“The reason it’s zoned the way it is is because the general plan specifies that growth should be directed toward areas that have the ability to provide infrastructure: water, sewer, roads,” he said. “This does not.”

The strategic plan indicates that a key advantage of working with Anderson Development is that it has the cash to pay for the infrastructure upfront, which could cost tens of millions of dollars.

“The costliest effort will be the design and construction of initial municipal services. Anderson Development will finance the design and the construction of the initial municipal services,” the strategic plan states. “…Ultimately, Anderson Development will help property owners sell their property for a substantial increase because of the city incorporation, new zoning and municipal services. After the sale, the property owner and Anderson equally divide the increase in property value.”

Putt indicated that any development would be required to provide the infrastructure to support itself.

“If they’re going to develop, of course they’re going to have to bring the infrastructure,” he said. “The question is going to be: From where? Since bringing it from the Snyderville Basin side would be very costly.”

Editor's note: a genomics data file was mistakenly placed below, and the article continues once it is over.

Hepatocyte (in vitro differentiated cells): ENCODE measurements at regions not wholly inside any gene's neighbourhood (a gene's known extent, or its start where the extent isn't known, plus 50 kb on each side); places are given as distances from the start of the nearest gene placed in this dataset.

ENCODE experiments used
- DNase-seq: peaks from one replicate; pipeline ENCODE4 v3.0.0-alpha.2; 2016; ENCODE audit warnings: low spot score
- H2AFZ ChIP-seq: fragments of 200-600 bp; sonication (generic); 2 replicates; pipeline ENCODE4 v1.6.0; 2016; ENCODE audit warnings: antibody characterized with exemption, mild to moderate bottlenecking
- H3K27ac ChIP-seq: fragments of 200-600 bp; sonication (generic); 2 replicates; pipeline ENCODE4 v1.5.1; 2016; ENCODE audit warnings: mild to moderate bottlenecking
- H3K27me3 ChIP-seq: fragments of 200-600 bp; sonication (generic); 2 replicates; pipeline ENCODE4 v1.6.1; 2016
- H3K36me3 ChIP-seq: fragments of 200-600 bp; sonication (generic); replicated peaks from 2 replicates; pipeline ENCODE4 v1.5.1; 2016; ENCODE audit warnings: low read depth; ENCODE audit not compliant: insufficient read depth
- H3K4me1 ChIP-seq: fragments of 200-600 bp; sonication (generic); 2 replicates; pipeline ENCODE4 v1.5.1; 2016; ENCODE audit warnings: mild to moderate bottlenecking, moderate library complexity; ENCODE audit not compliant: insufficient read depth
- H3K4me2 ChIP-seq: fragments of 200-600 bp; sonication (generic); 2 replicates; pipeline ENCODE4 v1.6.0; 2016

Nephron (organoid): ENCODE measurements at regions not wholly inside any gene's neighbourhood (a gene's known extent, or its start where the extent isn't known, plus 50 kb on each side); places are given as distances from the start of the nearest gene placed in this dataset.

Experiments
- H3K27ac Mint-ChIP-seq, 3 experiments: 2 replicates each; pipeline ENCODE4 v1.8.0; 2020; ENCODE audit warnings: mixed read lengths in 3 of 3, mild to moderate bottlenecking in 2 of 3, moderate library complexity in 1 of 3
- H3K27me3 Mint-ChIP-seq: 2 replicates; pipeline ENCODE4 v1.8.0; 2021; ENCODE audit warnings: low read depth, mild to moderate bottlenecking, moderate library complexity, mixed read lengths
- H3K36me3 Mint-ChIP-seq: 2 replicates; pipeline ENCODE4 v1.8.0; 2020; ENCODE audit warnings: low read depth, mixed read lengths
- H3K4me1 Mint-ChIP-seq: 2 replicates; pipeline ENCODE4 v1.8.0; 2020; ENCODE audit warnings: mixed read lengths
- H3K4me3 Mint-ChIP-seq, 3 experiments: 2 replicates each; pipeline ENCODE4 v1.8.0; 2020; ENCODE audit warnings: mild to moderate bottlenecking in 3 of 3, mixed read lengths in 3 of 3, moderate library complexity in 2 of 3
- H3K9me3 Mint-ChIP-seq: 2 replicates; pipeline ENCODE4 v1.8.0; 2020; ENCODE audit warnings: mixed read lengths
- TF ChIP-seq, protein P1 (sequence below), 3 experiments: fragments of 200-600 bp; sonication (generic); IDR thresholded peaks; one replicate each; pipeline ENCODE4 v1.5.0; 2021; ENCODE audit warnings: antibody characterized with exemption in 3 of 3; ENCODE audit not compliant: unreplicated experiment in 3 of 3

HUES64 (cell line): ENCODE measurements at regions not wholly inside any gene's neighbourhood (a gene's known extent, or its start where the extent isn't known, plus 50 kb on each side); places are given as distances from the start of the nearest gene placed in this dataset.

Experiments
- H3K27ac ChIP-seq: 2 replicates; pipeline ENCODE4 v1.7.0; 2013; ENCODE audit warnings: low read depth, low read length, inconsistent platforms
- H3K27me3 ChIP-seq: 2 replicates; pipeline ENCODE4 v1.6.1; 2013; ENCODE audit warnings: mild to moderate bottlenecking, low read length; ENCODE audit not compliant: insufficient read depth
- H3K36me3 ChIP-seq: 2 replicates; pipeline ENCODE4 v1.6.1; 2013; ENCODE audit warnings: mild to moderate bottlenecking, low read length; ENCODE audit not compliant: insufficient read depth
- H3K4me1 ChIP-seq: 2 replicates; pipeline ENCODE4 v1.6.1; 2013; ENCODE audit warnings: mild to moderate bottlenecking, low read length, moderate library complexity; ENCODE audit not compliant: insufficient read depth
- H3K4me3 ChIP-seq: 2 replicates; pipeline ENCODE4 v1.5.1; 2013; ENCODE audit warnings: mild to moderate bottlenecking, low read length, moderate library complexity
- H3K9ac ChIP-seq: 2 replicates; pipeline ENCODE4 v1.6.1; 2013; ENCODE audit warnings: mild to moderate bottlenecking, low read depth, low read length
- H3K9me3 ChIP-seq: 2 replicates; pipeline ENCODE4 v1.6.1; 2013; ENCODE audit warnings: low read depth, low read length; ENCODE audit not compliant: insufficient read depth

The plan mentions the prospect of building thousands of homes inside the new city limits. It indicates that couldn’t happen without landowners seizing land-use authority for their holdings, and says that Summit County has a longstanding policy against suburban development.

Putt said it isn’t accurate to say the county is anti-development, but indicated that economic forces make traditional suburban development very unlikely in the Snyderville Basin. He said it was in some ways predictable that development pressures would be heightened in more rural areas in eastern Summit County and Wasatch County where land still exists that can be developed for those uses.

“Nothing surprises me anymore. Maybe I’m just getting old and seen it all,” he said. “There are a lot of development pressures regionally. We’re experiencing incredible growth. … I just think the area has long been discovered, it’s been desirable, people want to live here. Because of that, the housing market is extremely strong. Where there’s a strong demand, there will be a strong move to meet the demand.”

The local shortage of affordable housing is well documented, and housing prices continue to rise. Residents on the East Side who seek to extract value from their land are increasingly turning toward subdivision development as a means to cash out. From that perspective, the Garff Ranch proposal may be enticing.

Putt, however, said that he hasn’t heard from many neighbors in that area who want to see its rural, Western feel converted into a suburb.

“I have not personally been told by a lot of people the priority is to accelerate growth outside of existing nodes,” he said.

The developer’s strategic plan, however, speaks to at least one motivating force.

“For those who choose to do so, being on the ground floor of the development of a new Utah city will be highly profitable,” it says, “like being an original investor in a new, successful tech start up.”